Dark spots on the skin are often linked to aging, with some even calling them “age spots.” But often, brown spots don’t have anything to do with aging. In fact, there are many and varied reasons why you might start to see brown spots emerge on your skin.
Here are five of the most common causes of brown spots.
Any kind of wound or irritation on the skin inflicts damage. This sets off the skin’s immune response, including an increase in melanin production. Melanin is the natural pigment that gives your skin its color.1
So, even a small blemish can leave behind a brown spot.
Those with darker skin tones tend to be more prone to this effect, but anyone can get dark spots.2 The best thing you can do is treat blemishes early and do not squeeze, pick, or over-handle them.
2. Facial Scrubs
Harsh facial scrubs can also cause brown spots. They can also cause skin damage and irritation. Remember: damaged skin can trigger an overproduction of melanin in these areas. So, you’re left with dark spots and discoloration.3
Facial scrubs are designed to have some grit. But overusing them, or scrubbing too aggressively, can easily upset your skin.
Try switching instead to mild chemical exfoliators that contain AHAs or BHAs. Good choices include glycolic acid, lactic acid, or salicylic acid.
Did you know that your hormones may be to blame for brown spots on your skin? Hormonal changes caused by pregnancy or birth control pills can trigger melasma. This skin pigment disorder causes dark patches on the skin. Women are far more likely to get melasma.
But though hormones make you susceptible to melasma, sun exposure makes it flare.
Combat melasma by always using effective sun protection on your face, neck, arms, and hands. These are the areas that often see the most sunlight.4
Make sure you’re applying sunscreen daily, and reapplying every 2 hours if you’re out in the sun or water. Wear a wide-brimmed hat for extra protection on your face.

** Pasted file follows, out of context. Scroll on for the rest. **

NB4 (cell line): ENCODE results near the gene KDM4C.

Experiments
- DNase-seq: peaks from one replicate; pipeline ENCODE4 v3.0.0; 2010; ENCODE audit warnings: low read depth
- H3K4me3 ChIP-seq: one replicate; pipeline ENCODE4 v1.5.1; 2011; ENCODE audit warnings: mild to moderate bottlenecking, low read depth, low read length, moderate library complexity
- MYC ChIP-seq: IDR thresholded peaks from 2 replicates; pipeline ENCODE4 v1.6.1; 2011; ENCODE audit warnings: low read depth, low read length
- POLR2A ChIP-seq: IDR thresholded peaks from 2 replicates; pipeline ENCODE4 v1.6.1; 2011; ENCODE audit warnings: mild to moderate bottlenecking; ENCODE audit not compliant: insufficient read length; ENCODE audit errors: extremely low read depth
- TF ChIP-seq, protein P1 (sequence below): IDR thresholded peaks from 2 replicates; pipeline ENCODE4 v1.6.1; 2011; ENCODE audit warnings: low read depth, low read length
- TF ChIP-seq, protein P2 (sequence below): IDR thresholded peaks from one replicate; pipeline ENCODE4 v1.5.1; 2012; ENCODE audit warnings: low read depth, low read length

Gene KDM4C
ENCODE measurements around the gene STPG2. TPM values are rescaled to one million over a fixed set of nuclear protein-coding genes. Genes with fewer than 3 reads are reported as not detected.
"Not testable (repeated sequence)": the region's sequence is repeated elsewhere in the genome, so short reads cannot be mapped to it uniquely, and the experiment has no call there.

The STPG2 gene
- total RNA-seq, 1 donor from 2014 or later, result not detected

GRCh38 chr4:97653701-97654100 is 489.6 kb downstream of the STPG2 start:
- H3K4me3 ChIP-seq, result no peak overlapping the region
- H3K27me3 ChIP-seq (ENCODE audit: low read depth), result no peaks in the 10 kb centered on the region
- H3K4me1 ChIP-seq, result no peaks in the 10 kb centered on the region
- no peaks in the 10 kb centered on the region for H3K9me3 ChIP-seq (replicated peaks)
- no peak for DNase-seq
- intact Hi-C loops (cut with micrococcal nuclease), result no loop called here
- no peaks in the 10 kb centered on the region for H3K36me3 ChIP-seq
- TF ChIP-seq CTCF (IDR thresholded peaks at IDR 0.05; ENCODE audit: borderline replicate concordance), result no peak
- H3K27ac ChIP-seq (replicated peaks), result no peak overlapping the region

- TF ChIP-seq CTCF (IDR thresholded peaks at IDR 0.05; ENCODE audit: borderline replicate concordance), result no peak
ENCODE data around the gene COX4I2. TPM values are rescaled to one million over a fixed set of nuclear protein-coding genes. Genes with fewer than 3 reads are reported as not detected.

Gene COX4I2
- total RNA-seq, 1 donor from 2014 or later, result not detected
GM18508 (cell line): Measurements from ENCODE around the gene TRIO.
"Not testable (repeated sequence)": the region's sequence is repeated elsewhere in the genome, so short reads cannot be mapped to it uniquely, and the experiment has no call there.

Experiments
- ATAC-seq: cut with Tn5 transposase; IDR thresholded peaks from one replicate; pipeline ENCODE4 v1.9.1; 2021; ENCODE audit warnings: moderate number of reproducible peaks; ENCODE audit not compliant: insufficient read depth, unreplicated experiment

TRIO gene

4. The Sun
Speaking of sunlight, it’s one of the biggest causes of dark, brown spots on the skin. Even if you aren’t dealing with hormonal issues, the sun still has other ways to brand you with dark spots. These are often referred to as sunspots, solar lentigines, age spots, or liver spots.
These spots occur when UV radiation causes cells that produce melanin to multiply. This is why these spots are most common on areas that see sunlight the most – especially the face and arms.5
The term “age spots” is often linked to these kinds of brown spots because they are most common in people over 40. But if you’re tanning a lot, you can get these spots at any age.
Certain medications may be responsible for the appearance of brown spots. These include:
- Anti-inflammatory drugs (NSAIDs)
- Certain antibiotics (tetracyclines)
- Cytotoxic drugs (such as chemotherapy)
- Drugs used for certain mood disorders6
Much like hormonal changes, these drugs make you susceptible to dark spots. But it’s exposure to sunlight that appears to trigger them, or make them worse. Your dermatologist can determine if medications might be causing your dark spots.
Skin care for Brown Spots
Uneven skin tone caused by dark spots can be frustrating, especially when it’s your face that’s affected. If you think your brown spots may be caused by medication or hormonal issues, talk to your doctor or dermatologist.
A dermatologist can help you understand why you’re getting dark spots, and what you can do to combat them.
The best thing to do: watch your exposure to sunlight at any age. Always wear sunscreen. You need to plant that routine firmly into your lifestyle if you want to avoid brown spots.
Finally, add an antioxidant-rich vitamin C product to your daily beauty regimen and make sure you’re eating a diet high in antioxidants. Antioxidants may help stop skin damage (like brown spots and broken blood vessels) that are caused by free radicals in the environment.